Posted on November 7, 2011 by Jennifer Pointer

(Image from Social Media Brat)


Mashable has a great article this week about how Starbucks may be mainstreaming a technology that has been developing for awhile among technology aficionados: Paying at retail stores with your smart phone.


Sounds scary, doesn't it?  Is that even safe?


Well, the answer is that it has the potential to be a much safer and more efficient system of paying for daily purchases than the one most of us are using now, which involves carrying around a wallet full of credit or debit cards.  If your phone is stolen, it is necessary only to contact your phone carrier, and have it disabled (rather than trying to scrounge up the phone numbers of all of your credit card companies).  Fans of the technology may be encouraged that Visa is reportedly enthusiastically encouraging retailers to upgrade their equipment to accept the mobile payment apps.  As with any payment system, there are also some security risks.  NPR did an exopse in June outlining some of these risks.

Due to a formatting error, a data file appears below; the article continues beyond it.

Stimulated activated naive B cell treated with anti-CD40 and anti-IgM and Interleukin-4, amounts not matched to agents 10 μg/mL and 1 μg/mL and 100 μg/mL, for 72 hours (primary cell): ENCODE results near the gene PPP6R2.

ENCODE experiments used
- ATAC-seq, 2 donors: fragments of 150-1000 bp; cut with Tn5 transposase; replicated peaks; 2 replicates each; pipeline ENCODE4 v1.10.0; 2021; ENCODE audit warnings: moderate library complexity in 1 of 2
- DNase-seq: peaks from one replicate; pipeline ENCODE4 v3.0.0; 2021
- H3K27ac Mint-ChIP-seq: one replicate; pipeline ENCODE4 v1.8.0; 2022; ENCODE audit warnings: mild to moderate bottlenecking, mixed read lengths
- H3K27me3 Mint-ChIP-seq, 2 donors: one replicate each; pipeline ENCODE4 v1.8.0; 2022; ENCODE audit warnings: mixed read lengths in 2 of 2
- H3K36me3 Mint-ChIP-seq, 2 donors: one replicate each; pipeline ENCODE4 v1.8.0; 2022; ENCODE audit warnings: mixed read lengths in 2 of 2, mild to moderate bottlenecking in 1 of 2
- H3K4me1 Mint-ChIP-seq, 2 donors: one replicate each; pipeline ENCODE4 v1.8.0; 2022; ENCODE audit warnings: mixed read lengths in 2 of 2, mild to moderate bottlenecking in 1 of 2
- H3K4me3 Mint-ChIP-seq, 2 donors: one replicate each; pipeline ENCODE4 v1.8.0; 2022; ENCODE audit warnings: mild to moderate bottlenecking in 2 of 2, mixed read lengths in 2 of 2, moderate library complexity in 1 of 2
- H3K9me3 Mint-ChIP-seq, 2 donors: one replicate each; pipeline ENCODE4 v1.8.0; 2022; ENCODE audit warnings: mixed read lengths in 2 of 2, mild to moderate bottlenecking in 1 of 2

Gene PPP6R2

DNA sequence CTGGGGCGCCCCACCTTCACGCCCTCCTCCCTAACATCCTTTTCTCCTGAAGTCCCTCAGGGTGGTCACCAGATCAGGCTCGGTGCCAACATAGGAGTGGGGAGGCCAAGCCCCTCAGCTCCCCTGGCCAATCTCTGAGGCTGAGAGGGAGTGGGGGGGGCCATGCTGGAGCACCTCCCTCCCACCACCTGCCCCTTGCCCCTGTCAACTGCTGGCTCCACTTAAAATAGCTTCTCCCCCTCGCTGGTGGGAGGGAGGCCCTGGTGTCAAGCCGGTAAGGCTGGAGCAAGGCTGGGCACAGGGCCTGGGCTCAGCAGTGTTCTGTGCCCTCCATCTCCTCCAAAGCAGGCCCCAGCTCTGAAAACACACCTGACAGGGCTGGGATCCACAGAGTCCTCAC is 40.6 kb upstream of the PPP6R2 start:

Much the way people have been using third party payment systems like PayPal for years to make online purposes, the general idea of the mobile payment system is that you register your credit/debit card(s) with a third party payment system and then a reader at your local restaurant or department store simply reads a bar coded application on your phone (in place of scanning  your credit or debit card). 


The key, of course, will be to choose a reliable and trustworthy third-party payment system.  Social Media Brat has a rundown of several prominent contenders, including Isis, Google Wallet, and Magneto.  A few weeks ago, Mashable highlighted a company which is using QR codes for payments, called SCVNGR.


Here's a video by the Associate Press showing basically how this new technology works, from a consumer's perspective. 



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